Eric Fuentecilla / Penguin Books

As the year comes to a close, we’re looking back on our favorite Essential Pittsburgh stories and guests from 2014. Today we’re highlighting some of our favorite author interviews from the year.

To hear the full-length audio for this story, please refer to the original post.

Tomorrow and Tomorrow” is a science fiction novel set in Pittsburgh, or rather a full-scale computer simulation of Pittsburgh, created in the aftermath of a terrorist attack that has destroyed the city. The book came out this summer and received good early reviews.

By the time this segment aired, the movie rights had been optioned by Sony Pictures -- an auspicious start to the literary career of cyberpunk author Thomas Sweterlitsch, a long-time Pittsburgher.

Among other things, WESA Morning Edition host Josh Raulerson asked Thomas when he started writing stories.

“I started writing when I was seven -- that’s my earliest notebook I still have. I remember very clearly writing stories about G.I. Joe. I think I was obsessed with the movie “Red Dawn.” So, all my stories were G.I. Joe/”Red Dawn” mashups. So, it’s kind of fun for me to go back because my mom had saved all of these notebooks that I’d filled up over the years, and they were just full of little horror stories that I was writing when I was nine and ten years old.”

Mark Schultz / http://www.markschultz.com/

As the year comes to a close, we’re looking back on our favorite Essential Pittsburgh stories and guests from 2014. Today we’re highlighting some of our favorite author interviews from the year.

To hear the full-length audio for this story, please refer to the original post.

In 1996 Olympic wrestling gold medalist Dave Schultz was shot to death by John du Pont on the Foxcatcher Farms estate in Pennsylvania. What followed was sensational media coverage and a murder trial. Du Pont was found guilty and died in prison. A movie about these events, called “Foxcatcher,” was recently released in theaters. It’s based on a new book by Schultz’s brother and fellow gold medalist Mark Schultz.

We spoke with Mark Schultz in November about the true story behind his brother’s murder. Schultz explained to us that although he and his brother were Olympic medalists, they were still struggling to make ends meet, and that’s how they first got connected with millionaire philanthropist John Du Pont.

“He was the opposite of a coach; he was a bad example. We coached him! He was the biggest loser on earth, but he just inherited all of this money, and he was the only guy in the country willing to pay us to just compete. And with Title IV wiping out all the men’s wrestling programs, he was the only game in town.”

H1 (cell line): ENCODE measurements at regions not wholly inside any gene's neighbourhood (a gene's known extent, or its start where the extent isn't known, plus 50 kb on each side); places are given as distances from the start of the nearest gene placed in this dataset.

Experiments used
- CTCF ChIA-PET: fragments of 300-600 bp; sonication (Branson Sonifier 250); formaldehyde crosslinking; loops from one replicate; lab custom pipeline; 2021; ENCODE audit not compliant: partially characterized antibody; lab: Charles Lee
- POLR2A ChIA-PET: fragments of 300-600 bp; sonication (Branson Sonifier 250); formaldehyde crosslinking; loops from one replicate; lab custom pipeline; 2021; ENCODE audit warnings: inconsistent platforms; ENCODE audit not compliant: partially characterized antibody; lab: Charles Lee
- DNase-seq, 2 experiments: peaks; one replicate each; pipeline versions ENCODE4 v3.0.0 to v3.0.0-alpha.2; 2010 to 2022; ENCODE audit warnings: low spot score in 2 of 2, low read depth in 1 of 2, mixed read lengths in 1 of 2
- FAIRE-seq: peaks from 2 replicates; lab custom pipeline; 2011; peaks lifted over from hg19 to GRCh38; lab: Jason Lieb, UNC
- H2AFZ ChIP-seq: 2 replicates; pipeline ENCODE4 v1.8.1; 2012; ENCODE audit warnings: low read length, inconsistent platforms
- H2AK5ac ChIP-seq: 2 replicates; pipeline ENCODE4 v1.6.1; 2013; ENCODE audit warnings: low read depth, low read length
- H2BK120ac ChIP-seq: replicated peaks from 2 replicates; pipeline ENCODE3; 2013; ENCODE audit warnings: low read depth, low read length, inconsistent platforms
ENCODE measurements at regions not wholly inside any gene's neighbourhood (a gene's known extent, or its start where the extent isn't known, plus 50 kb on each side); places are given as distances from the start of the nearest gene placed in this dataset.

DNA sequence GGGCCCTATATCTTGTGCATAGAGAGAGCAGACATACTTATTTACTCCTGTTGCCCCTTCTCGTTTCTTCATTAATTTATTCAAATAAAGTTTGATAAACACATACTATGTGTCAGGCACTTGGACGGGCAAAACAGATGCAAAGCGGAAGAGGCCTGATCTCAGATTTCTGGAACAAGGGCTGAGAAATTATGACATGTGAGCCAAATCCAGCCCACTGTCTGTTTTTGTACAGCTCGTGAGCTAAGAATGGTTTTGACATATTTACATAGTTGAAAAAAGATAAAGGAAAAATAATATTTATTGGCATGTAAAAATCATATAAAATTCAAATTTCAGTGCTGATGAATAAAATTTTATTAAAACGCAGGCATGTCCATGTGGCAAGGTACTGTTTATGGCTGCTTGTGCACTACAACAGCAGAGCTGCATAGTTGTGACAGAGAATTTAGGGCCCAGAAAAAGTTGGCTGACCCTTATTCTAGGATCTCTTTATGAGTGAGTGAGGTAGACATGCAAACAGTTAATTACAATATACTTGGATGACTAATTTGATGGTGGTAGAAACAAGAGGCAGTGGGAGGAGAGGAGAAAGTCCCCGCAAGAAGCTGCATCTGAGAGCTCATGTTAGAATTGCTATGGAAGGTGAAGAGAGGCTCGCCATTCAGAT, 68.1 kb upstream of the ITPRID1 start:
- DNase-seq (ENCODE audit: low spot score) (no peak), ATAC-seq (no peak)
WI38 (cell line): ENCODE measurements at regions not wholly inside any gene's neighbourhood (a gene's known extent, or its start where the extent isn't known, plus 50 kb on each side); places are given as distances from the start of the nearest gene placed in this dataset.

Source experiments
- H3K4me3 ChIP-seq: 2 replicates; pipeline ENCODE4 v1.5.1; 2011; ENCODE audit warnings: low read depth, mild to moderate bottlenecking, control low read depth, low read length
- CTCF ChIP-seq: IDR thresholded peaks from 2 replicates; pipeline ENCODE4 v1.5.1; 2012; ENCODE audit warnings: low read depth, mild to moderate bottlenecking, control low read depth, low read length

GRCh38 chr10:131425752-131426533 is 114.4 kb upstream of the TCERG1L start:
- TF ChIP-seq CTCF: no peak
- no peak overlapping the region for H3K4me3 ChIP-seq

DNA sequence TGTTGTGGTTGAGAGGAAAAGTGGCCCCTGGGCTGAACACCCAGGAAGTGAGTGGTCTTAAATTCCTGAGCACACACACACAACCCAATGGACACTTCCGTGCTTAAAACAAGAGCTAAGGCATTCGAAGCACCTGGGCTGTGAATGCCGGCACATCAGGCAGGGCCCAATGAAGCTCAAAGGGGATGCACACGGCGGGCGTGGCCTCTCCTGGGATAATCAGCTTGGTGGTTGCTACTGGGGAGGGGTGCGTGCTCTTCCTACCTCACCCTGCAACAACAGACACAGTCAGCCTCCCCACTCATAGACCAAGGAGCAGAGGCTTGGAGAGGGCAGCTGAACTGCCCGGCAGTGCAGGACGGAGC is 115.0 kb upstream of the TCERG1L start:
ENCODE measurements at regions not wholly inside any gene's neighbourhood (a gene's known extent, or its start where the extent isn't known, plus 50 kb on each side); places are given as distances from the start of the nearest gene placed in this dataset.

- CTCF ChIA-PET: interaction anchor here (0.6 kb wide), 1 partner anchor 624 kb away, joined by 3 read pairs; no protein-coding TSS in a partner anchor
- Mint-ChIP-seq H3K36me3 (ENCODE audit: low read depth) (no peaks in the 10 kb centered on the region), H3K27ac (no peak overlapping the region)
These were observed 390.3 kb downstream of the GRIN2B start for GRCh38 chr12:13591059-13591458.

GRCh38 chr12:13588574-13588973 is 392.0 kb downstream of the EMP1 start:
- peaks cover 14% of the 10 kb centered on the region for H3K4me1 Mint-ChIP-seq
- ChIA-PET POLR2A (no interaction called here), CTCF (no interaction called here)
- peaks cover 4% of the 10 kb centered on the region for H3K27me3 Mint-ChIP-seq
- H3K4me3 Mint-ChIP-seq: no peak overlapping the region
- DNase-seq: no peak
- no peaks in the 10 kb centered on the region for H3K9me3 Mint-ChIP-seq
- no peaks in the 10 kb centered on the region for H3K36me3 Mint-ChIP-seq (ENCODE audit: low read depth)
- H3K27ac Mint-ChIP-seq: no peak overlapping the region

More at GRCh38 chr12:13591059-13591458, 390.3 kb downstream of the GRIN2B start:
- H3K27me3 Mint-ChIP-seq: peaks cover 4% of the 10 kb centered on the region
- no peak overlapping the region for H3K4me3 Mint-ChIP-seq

Best Author Interviews from 2014

Dec 29, 2014
Kate Ter Haar / Flickr

These topics air Tuesday December 30, 2014 at noon and 8pm on 90.5 WESA.

We’re looking back at some of our favorite author interviews from 2014.

Foxcatcher

In 1996 Olympic wrestling gold medalist Dave Schultz was shot to death by millionaire John du Pont on the Foxcatcher Farms estate in Southeast Pennsylvania. A movie about these events, called “Foxcatcher,” was recently released in theaters. It’s based on a book by Schultz’s brother and fellow gold medalist Mark Schultz. We spoke with Mark Schultz in November about the true story behind his brother’s murder.

The Signature of All Things

Before Elizabeth Gilbert wrote her best-selling memoir "Eat, Pray, Love" she was known for novels about travel, adventure, and characters that defy convention. Elizabeth came to town for the Pittsburgh Arts & Lectures Monday Night Speaker Series in November to talk about her latest novel, "The Signature of All Things" and her return to fictional storytelling.

Peter Nimble and His Fantastic Eyes

Pittsburgh based author Jonathan Auxier writes books for ages 8 to 14. He’s visited our show a number of times in the past year to review the works of other children’s book authors. You'll hear our first interview with Auxier back in February, when he described his new book, “Peter Nimble and His Fantastic Eyes” featuring a small blind orphan who happens to be the greatest thief who ever lived.

Tomorrow & Tomorrow

“Tomorrow & Tomorrow” is a science fiction novel set in Pittsburgh, or rather a full scale computer simulation of Pittsburgh, created in the aftermath of a terrorist attack that has destroyed the city. The book came out this summer and received great early reviews. It's been an auspicious start to the literary career of cyber-punk author Thomas Sweterlitsch, a long-time Pittsburgher. Hear an interview with him, conducted by Morning Edition host Josh Raulerson.